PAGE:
Bob

Update: My first leather stamp is printing, a Celtic knot pattern. Looks better than anything I have seen on Thingiverse. made from 2D art, extruded in Photoshop.

 

Bob

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Holy cow. The finish on your parts is night and day better than the filament stuff. What’s the downside? That looks great.

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15 hours ago, BDAZ said:

Too many other interests to get into something that's timer consuming with a learning curve. I am probably a week away from being able to print makers stamps.

 

Bob

54 minutes ago, Retswerb said:

Holy cow. The finish on your parts is night and day better than the filament stuff. What’s the downside? That looks great.

That's pretty standard for a resin printer. After printing, you then have to wash off all excess resin, with water, and then cure in the sun for a few minutes or under a UV lamp. One trick I discovered on You Tube is to place the model in a jar of water for curing. The lack of O2 enhances the cure of the outer layer, making it harder, and produces an even smoother finish. As I mentioned, this is an absolute no brainer, plug and play as described. No assembly, no fiddley parts, just pour some resin in the vat, load your model on the provided thumb drive and push print. Time to print is based solely on height as it prints .05mm every 2 seconds So a 6" rod will take the same time as a plate full of 6" high models. So the trick is to angle tall objects so the will print faster and better. 

 

The down side is that currently there is less choice in water washable resins than in filaments but there are some resins that now approach ABS in strength and flexibility, but they are solvent based and require using IPA for clean up, and they apparently vary in odor. Your house may smell like a surfboard factory. Using water washable resins, run the printer on my Kitchen counter next to the sink. Absolutely no odor except a slight not unpleasant plastic/ new car smell. 

The shear strength is less than filament but it's still plenty strong. Those little parts in the firs picture are prop adapters. One end is screwed onto a motor and the other has a prop pushed on the end and held in place with a screw. The OEM adapter costs $3.99 plus shipping. Mine cost $.05 and are identical. They may not survive a serious prop strike but still flying with the first one I made. They are around 1/2" tall.

There are 2 types of UV LCDs color and monochrome, and I was lucky and bought the monochrome version for $50 more and it prints in 1/4 of the time. The printer cost $250 delivered. I have had it about two weeks. I have been printing mostly accessories for RC Planes, Airbrush stands (BTW I have been airbrushing resolene, absolutely the best finish I have ever achieved!) and even some medical tools for my son's urology practice. I won't go into details but they can't get the device they use due to the virus and they factory has changed to making PPDs. They were paying $30 each, and my cost for the identical device is around $.10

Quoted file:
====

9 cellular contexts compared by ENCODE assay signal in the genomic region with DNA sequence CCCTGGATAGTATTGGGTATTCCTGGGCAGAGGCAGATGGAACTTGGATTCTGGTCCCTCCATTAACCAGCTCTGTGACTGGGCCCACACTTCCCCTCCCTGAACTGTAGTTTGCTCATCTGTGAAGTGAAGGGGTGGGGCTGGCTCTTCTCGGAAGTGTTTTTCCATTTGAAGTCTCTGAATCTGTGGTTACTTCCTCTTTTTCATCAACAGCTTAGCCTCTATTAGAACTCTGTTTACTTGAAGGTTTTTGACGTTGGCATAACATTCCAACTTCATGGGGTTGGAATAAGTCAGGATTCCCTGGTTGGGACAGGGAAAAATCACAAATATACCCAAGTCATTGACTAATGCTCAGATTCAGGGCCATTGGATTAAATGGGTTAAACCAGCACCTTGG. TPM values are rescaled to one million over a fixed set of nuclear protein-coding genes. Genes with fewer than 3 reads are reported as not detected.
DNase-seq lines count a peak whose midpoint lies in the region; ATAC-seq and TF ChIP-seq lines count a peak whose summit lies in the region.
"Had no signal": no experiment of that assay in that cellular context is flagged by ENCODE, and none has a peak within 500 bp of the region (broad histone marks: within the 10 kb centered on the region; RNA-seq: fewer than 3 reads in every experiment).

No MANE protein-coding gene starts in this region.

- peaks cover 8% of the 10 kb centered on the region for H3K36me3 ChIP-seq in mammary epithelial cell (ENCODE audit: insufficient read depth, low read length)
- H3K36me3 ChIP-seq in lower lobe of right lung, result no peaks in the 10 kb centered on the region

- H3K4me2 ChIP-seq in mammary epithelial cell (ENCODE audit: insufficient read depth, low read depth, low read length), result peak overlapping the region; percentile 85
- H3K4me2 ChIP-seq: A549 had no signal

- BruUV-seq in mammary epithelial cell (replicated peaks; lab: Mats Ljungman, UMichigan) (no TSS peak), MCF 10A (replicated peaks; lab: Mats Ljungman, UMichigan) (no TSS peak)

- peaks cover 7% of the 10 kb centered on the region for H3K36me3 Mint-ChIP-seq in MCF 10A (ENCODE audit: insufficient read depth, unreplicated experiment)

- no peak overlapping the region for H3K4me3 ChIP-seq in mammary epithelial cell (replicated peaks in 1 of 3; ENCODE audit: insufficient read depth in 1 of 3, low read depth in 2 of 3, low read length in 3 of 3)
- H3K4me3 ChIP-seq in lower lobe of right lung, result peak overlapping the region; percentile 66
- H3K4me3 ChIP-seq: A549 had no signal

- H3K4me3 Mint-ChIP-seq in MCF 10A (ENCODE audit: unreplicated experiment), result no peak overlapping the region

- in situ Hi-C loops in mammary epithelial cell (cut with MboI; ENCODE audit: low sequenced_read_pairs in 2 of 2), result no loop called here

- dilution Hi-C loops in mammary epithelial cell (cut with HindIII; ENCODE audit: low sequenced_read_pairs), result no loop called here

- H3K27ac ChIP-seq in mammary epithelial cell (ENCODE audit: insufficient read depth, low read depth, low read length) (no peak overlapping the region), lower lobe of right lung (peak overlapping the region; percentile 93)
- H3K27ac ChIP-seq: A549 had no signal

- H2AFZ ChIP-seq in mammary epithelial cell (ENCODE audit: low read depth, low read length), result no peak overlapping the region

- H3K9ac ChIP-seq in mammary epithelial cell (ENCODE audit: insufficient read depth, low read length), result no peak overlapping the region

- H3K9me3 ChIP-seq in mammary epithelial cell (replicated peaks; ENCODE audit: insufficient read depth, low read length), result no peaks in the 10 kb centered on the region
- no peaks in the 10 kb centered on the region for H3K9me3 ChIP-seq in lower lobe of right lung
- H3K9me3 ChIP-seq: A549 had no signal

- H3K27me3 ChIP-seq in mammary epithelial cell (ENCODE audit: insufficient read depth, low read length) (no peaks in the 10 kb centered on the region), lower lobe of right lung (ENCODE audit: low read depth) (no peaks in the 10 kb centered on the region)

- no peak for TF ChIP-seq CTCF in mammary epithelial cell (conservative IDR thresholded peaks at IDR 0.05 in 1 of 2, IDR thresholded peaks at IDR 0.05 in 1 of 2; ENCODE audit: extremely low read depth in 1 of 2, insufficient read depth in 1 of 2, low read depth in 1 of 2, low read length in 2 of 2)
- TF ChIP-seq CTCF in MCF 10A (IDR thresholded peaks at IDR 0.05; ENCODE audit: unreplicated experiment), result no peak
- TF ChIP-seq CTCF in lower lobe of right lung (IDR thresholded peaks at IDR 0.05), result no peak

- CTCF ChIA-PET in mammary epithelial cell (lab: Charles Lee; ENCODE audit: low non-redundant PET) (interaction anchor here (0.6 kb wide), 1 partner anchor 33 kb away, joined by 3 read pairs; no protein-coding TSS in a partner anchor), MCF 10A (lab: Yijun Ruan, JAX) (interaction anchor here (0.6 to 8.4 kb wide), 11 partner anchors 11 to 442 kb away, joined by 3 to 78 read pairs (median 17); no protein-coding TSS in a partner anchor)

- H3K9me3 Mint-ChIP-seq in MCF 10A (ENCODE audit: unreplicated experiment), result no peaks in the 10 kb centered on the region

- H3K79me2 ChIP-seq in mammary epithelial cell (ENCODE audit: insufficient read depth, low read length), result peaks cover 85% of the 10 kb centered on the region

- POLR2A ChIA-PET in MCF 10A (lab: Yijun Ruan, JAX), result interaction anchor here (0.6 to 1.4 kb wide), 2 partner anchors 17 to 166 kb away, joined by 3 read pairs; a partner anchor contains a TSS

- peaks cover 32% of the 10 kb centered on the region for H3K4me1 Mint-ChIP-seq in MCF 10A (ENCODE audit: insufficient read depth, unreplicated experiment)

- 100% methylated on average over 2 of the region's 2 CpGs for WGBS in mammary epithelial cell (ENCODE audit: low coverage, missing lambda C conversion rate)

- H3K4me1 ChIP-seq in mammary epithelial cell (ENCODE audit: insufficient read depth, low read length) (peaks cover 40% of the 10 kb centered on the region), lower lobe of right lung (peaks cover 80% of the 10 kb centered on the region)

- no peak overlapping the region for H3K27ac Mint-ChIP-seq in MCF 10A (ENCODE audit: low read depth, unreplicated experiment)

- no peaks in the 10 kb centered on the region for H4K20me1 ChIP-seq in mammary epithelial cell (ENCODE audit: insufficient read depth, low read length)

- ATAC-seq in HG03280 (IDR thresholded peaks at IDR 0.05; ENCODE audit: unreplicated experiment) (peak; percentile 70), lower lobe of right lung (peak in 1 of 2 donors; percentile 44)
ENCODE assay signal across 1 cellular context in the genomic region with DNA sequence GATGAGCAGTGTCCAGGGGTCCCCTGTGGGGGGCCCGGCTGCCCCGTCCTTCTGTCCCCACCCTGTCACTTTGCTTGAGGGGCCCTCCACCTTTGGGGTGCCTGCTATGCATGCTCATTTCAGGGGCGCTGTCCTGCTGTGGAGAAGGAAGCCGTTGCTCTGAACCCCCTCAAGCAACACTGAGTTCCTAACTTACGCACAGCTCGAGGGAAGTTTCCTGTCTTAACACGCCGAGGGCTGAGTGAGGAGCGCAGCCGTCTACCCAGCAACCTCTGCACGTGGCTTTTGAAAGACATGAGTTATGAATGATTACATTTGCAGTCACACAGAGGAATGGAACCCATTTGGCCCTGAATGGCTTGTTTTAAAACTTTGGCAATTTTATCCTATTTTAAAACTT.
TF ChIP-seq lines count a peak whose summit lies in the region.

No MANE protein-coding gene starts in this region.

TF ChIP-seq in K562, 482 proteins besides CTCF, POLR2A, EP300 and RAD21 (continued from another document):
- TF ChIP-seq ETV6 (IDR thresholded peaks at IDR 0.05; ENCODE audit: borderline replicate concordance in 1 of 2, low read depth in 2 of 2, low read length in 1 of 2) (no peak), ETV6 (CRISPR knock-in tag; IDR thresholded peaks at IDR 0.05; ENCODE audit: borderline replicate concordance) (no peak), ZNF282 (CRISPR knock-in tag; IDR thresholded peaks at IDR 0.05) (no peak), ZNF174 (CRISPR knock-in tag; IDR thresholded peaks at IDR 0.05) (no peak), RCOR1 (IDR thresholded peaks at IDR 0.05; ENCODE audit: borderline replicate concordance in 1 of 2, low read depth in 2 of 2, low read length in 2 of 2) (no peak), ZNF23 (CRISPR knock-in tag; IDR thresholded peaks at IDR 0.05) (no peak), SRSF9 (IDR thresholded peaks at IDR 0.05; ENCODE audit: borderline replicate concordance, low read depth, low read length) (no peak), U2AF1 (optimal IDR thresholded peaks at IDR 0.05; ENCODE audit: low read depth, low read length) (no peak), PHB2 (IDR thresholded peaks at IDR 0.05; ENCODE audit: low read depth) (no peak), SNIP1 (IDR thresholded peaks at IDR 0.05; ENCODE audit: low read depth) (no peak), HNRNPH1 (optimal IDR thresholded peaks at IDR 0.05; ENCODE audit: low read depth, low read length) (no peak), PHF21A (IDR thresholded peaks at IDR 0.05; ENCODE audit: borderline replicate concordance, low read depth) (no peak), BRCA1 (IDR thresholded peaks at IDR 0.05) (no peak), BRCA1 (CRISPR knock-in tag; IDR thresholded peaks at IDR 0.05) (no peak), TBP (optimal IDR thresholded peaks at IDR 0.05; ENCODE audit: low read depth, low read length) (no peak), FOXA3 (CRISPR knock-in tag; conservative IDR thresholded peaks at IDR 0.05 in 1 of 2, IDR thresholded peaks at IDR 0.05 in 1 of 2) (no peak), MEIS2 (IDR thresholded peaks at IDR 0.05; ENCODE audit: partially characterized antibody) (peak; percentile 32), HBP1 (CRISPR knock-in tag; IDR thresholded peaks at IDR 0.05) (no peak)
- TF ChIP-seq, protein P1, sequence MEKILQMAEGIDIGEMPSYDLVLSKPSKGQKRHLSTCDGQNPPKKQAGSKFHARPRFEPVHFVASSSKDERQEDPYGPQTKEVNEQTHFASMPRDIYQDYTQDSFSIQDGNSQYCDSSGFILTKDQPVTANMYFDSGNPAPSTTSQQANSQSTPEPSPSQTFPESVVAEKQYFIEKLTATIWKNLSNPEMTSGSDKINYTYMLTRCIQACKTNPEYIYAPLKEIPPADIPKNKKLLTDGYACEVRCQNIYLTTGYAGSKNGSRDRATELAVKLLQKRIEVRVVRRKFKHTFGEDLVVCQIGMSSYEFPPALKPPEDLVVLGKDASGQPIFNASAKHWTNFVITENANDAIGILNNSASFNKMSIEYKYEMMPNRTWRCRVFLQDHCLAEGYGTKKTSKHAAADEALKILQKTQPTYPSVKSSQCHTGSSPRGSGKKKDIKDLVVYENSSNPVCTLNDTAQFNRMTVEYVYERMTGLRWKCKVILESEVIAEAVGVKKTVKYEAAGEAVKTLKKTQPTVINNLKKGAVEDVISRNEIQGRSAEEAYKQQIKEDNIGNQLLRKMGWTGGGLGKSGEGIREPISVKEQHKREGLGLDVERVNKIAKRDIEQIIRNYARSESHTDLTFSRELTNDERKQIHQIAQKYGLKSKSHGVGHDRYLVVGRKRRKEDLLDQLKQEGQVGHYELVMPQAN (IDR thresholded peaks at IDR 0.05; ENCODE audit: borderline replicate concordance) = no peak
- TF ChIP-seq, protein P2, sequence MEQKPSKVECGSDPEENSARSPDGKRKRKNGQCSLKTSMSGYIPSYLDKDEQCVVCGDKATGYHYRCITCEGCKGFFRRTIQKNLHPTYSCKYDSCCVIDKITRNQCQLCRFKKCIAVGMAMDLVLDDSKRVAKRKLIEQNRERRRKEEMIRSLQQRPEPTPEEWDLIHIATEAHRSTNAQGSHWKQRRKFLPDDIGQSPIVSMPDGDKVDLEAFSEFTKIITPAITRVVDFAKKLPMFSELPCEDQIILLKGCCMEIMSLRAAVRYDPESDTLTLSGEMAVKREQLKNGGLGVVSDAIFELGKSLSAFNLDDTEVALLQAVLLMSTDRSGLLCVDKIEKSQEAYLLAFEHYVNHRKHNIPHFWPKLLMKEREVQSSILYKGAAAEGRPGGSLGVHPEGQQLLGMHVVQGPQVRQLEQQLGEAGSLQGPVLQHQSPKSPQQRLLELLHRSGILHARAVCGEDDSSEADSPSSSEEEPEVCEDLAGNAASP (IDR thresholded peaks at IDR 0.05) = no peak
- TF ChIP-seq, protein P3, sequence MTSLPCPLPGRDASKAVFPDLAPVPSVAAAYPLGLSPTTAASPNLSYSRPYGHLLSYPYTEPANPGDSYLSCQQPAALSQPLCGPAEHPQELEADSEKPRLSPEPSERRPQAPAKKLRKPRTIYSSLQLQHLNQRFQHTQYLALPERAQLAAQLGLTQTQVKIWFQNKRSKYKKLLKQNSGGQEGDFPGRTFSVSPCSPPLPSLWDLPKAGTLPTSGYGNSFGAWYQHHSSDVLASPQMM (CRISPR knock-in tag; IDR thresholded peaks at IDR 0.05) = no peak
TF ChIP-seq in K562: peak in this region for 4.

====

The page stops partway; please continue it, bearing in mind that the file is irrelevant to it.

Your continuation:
https://www.amazon.com/gp/product/B08HLFZNWN/ref=ppx_yo_dt_b_asin_title_o03_s00?ie=UTF8&psc=1

 

Bob

 

Edited by BDAZ

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The Celtic stamp was a success. I did some tests on another piece of leather and used my ton press  cranked all the way and thee was no issue with cracking or crumbling.

 

Bob

Celtic-Stamp.jpg

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Four days progress!

 

Bob

Celtic-Circle.jpg

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Four days progress!

 

Bob

Celtic-Circle-Embossed.jpg

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That is impressive, I have the Prusa SL1, my only attempt at a thing for the leather hobby,  on it so far is for a logo / name plate - which snapped as I took it off of the build plate - my fault for laying it flat for a quicker print, but i was able to repair & use it.

And yes the water based resins are so much better to work with :)

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Bob, thanks for sharing your progress with this. All I can say is WOW. I remember watching a show on PBS back in the '80s that showed a 3-second long clip of a car manufacturer prototyping parts using a 'new technique called stereo lithography'. As the finished piece was raised out of the liquid my head nearly exploded with the possibilities. I even recorded the show on VHS when it aired again so I could show it to friends and re-watch that seconds-long clip in amazement.  I had no idea that this had been brought to the desktop for under $300!

What's the size of that latest stamp? The 4-day project?